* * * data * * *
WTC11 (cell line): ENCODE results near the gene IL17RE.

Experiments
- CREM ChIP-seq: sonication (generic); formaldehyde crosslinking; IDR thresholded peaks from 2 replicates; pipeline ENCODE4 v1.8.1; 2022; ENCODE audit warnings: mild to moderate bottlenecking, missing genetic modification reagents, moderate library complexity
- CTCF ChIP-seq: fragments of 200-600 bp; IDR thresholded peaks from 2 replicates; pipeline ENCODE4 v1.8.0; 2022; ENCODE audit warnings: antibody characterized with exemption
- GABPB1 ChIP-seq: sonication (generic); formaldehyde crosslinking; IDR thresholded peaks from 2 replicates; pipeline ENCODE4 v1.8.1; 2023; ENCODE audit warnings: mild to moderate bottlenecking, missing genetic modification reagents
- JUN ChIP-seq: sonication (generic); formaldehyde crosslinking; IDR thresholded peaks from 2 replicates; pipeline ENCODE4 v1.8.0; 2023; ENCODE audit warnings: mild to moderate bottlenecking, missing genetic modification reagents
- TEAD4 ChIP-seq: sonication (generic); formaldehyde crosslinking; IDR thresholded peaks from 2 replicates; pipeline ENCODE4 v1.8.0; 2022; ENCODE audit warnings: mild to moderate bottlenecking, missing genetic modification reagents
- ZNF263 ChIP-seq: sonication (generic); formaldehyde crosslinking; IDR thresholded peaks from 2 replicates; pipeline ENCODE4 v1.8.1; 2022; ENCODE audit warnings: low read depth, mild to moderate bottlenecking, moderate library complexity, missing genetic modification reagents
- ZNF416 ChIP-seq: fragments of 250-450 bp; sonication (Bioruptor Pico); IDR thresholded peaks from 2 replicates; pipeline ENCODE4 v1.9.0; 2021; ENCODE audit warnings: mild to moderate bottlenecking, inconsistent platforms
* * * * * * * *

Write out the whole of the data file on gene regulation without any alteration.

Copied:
WTC11 (cell line): ENCODE results near the gene IL17RE.

Experiments
- CREM ChIP-seq: sonication (generic); formaldehyde crosslinking; IDR thresholded peaks from 2 replicates; pipeline ENCODE4 v1.8.1; 2022; ENCODE audit warnings: mild to moderate bottlenecking, missing genetic modification reagents, moderate library complexity
- CTCF ChIP-seq: fragments of 200-600 bp; IDR thresholded peaks from 2 replicates; pipeline ENCODE4 v1.8.0; 2022; ENCODE audit warnings: antibody characterized with exemption
- GABPB1 ChIP-seq: sonication (generic); formaldehyde crosslinking; IDR thresholded peaks from 2 replicates; pipeline ENCODE4 v1.8.1; 2023; ENCODE audit warnings: mild to moderate bottlenecking, missing genetic modification reagents
- JUN ChIP-seq: sonication (generic); formaldehyde crosslinking; IDR thresholded peaks from 2 replicates; pipeline ENCODE4 v1.8.0; 2023; ENCODE audit warnings: mild to moderate bottlenecking, missing genetic modification reagents
- TEAD4 ChIP-seq: sonication (generic); formaldehyde crosslinking; IDR thresholded peaks from 2 replicates; pipeline ENCODE4 v1.8.0; 2022; ENCODE audit warnings: mild to moderate bottlenecking, missing genetic modification reagents
- ZNF263 ChIP-seq: sonication (generic); formaldehyde crosslinking; IDR thresholded peaks from 2 replicates; pipeline ENCODE4 v1.8.1; 2022; ENCODE audit warnings: low read depth, mild to moderate bottlenecking, moderate library complexity, missing genetic modification reagents
- ZNF416 ChIP-seq: fragments of 250-450 bp; sonication (Bioruptor Pico); IDR thresholded peaks from 2 replicates; pipeline ENCODE4 v1.9.0; 2021; ENCODE audit warnings: mild to moderate bottlenecking, inconsistent platforms